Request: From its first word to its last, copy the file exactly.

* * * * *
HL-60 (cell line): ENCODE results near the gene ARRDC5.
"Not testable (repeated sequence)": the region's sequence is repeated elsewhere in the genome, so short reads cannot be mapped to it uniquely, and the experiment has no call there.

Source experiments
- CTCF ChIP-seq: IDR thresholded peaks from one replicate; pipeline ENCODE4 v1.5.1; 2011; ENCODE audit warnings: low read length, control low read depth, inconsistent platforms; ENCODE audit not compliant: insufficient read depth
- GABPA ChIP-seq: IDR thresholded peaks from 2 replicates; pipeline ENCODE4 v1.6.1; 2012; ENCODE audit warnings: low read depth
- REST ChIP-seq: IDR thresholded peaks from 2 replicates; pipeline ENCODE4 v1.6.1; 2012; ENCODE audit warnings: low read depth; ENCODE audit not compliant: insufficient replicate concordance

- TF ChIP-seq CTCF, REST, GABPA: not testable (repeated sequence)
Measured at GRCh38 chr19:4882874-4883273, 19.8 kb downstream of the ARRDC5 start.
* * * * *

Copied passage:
HL-60 (cell line): ENCODE results near the gene ARRDC5.
"Not testable (repeated sequence)": the region's sequence is repeated elsewhere in the genome, so short reads cannot be mapped to it uniquely, and the experiment has no call there.

Source experiments
- CTCF ChIP-seq: IDR thresholded peaks from one replicate; pipeline ENCODE4 v1.5.1; 2011; ENCODE audit warnings: low read length, control low read depth, inconsistent platforms; ENCODE audit not compliant: insufficient read depth
- GABPA ChIP-seq: IDR thresholded peaks from 2 replicates; pipeline ENCODE4 v1.6.1; 2012; ENCODE audit warnings: low read depth
- REST ChIP-seq: IDR thresholded peaks from 2 replicates; pipeline ENCODE4 v1.6.1; 2012; ENCODE audit warnings: low read depth; ENCODE audit not compliant: insufficient replicate concordance

- TF ChIP-seq CTCF, REST, GABPA: not testable (repeated sequence)
Measured at GRCh38 chr19:4882874-4883273, 19.8 kb downstream of the ARRDC5 start.